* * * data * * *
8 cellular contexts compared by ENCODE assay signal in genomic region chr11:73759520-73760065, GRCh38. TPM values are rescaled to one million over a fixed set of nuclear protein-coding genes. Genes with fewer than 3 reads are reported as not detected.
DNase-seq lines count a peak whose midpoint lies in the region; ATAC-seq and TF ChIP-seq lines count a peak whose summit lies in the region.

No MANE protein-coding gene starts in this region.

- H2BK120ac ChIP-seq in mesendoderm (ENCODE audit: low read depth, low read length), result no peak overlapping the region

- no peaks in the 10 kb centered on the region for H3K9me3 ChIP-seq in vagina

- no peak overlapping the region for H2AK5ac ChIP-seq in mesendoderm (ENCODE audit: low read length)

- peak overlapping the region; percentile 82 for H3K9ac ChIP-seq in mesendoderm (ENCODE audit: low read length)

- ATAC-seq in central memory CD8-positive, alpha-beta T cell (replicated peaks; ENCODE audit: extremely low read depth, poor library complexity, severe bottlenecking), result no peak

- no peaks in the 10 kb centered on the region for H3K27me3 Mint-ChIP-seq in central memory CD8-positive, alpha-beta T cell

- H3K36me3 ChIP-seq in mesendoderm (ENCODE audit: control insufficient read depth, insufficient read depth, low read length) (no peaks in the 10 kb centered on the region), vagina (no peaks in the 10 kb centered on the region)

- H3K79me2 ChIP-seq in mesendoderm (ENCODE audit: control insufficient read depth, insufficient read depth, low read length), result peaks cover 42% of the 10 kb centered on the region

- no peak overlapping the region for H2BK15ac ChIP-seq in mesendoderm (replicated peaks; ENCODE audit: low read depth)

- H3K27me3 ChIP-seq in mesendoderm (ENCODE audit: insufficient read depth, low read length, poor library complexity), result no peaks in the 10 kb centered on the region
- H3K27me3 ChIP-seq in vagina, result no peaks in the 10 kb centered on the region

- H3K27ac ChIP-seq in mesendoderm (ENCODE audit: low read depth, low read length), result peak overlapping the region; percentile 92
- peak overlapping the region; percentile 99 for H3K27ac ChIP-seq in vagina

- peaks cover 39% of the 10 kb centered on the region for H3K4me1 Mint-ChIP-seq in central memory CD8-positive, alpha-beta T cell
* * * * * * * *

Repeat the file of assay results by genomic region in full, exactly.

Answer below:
8 cellular contexts compared by ENCODE assay signal in genomic region chr11:73759520-73760065, GRCh38. TPM values are rescaled to one million over a fixed set of nuclear protein-coding genes. Genes with fewer than 3 reads are reported as not detected.
DNase-seq lines count a peak whose midpoint lies in the region; ATAC-seq and TF ChIP-seq lines count a peak whose summit lies in the region.

No MANE protein-coding gene starts in this region.

- H2BK120ac ChIP-seq in mesendoderm (ENCODE audit: low read depth, low read length), result no peak overlapping the region

- no peaks in the 10 kb centered on the region for H3K9me3 ChIP-seq in vagina

- no peak overlapping the region for H2AK5ac ChIP-seq in mesendoderm (ENCODE audit: low read length)

- peak overlapping the region; percentile 82 for H3K9ac ChIP-seq in mesendoderm (ENCODE audit: low read length)

- ATAC-seq in central memory CD8-positive, alpha-beta T cell (replicated peaks; ENCODE audit: extremely low read depth, poor library complexity, severe bottlenecking), result no peak

- no peaks in the 10 kb centered on the region for H3K27me3 Mint-ChIP-seq in central memory CD8-positive, alpha-beta T cell

- H3K36me3 ChIP-seq in mesendoderm (ENCODE audit: control insufficient read depth, insufficient read depth, low read length) (no peaks in the 10 kb centered on the region), vagina (no peaks in the 10 kb centered on the region)

- H3K79me2 ChIP-seq in mesendoderm (ENCODE audit: control insufficient read depth, insufficient read depth, low read length), result peaks cover 42% of the 10 kb centered on the region

- no peak overlapping the region for H2BK15ac ChIP-seq in mesendoderm (replicated peaks; ENCODE audit: low read depth)

- H3K27me3 ChIP-seq in mesendoderm (ENCODE audit: insufficient read depth, low read length, poor library complexity), result no peaks in the 10 kb centered on the region
- H3K27me3 ChIP-seq in vagina, result no peaks in the 10 kb centered on the region

- H3K27ac ChIP-seq in mesendoderm (ENCODE audit: low read depth, low read length), result peak overlapping the region; percentile 92
- peak overlapping the region; percentile 99 for H3K27ac ChIP-seq in vagina

- peaks cover 39% of the 10 kb centered on the region for H3K4me1 Mint-ChIP-seq in central memory CD8-positive, alpha-beta T cell